1. Margaret Macdonald Mackintosh (1864–1933)
The first thing you may notice about this artist is her distinctive surname, and indeed, there is a connection: Margaret married the world-famous designer Charles Rennie Mackintosh on 22nd August 1900. The couple had no children. Charles was extremely favourable about his wife, reportedly saying that ‘Margaret has genius, I have
In 1890, before meeting Charles, Margaret attended The Glasgow School of Art. Her work is held
My personal favourite is the painting titled The Little Hills at the Hunterian. Painted around 1914–1915, this work is made up of two canvases and was made during the Mackintoshes' stay in Walberswick, Suffolk. The subject is inspired by the 65th Psalm: 'Thou crownest the year with thy goodness … and the little hills shall rejoice.' When you look at the painting carefully you can see many tiny butterflies dotted about the painting. The yellow and green designs in the work are ahead of their time, and the fine lines and attention to detail in her work are simply stunning.
2. Margaret Deborah
I stumbled upon Cookesley's work on Art UK when looking for paintings of gambling. The first work I saw of hers was The Gambler’s Wife. I was struck
Intrigued by this portrait, I decided to look at a few more of Cookesley’s works and found another powerful work, this time, at the Walker, of Cleopatra.
Museums Sheffield kindly provided me with some biographical information about Cookesley, née Garland. Born into a large family, her father was a landowner and magistrate. She had five siblings and lived with four servants, and in 1866 she married an army captain. Interestingly, from 1884 to 1920 Cookesley exhibited at the Royal Academy and with the Society of Women Artists.
3. Sofonisba Anguissola (c.1532–1625)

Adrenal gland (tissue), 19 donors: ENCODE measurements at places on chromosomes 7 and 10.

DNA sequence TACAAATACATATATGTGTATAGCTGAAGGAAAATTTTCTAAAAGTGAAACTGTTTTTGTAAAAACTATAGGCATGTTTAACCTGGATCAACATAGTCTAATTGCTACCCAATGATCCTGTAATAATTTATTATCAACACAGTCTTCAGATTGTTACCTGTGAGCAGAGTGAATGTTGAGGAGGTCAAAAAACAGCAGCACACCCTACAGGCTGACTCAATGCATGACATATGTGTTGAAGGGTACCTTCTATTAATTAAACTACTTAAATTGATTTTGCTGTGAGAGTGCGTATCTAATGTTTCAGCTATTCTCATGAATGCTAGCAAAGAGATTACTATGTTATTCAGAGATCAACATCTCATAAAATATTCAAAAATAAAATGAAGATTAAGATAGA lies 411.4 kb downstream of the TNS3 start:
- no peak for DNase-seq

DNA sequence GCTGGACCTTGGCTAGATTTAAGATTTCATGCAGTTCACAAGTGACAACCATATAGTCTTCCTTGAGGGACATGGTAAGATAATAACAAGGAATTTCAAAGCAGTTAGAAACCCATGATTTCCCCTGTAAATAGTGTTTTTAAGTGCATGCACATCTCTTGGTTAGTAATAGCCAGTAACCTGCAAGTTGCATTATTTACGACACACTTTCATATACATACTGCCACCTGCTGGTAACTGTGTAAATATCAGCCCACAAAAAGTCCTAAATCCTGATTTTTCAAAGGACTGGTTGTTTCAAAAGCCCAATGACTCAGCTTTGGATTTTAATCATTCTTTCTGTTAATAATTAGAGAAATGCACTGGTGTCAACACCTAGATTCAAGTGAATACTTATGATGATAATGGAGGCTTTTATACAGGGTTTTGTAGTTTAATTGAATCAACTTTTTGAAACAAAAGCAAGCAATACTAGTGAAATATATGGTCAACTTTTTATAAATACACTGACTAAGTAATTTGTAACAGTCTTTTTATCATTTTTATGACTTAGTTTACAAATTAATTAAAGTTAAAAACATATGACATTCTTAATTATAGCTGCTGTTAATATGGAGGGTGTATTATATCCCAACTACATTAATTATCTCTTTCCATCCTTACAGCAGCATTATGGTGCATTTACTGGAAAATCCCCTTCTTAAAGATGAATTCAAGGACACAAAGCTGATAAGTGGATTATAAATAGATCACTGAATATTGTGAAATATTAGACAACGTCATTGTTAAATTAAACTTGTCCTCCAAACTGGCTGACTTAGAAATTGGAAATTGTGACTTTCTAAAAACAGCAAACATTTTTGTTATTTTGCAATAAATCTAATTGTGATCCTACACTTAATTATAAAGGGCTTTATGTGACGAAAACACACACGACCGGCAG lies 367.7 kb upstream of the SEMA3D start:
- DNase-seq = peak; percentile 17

The first I heard of Sofonisba was whilst reading Christopher Wright’s article on Art UK.
It is rare to find women artists of this era, which is one reason why she fascinates me, but another reason is
The saddest thing about Sofonisba’s work is that she rarely signed it: there could be lots more of her works out there that will never be attributed to her. However, we do know what she looked like, as she was painted by Anthony van Dyck (see above).
4. Winifred Nicholson (1893–1981)
Another familiar surname, Winifred was the first wife of Ben Nicholson.
Her work is held in many high profile collections across the UK including Tate and The Courtauld Gallery. She has 90 works in over 30 venues across the UK. Her primary subject focus is flowers, but she also painted her children and landscapes.
She was also a collector and in the 1930s purchased work from Nahum Gabo, Jean Hélion, and Giacometti. In fact, she was also the first British collector to buy a Mondrian. She had a great influence on the art world, but she is not a household name.
Moonlight and Lamplight is a particularly interesting piece, where she appears to be heavily influenced by Ben's work, or perhaps she influenced him! The shapes look as though they have been cut out and stuck on the artwork, and the muted tones within the yellow areas are reminiscent of Ben's palette.
One of my favourites is Window-Sill, Lugano; I like that the strokes of the paintbrush are visible and the limited blending of colours in the landscape has created an abstract feel.
5. Lee Krasner (1908–1984)
Sadly, we only have one artwork by Lee Krasner on Art UK, titled Gothic Landscape and held by Tate. It has strong black lines that stain the canvas with the colour of grief. Painted in 1961, five years after the unexpected death of her husband, Jackson Pollock, there is immense sadness in the piece along with feelings of confusion and anger.
There are eleven of her works held at the Museum of Modern Art, some of which have very obvious influences of Pollock. However, there are others that seem
Alice Payne, Art UK Senior Editor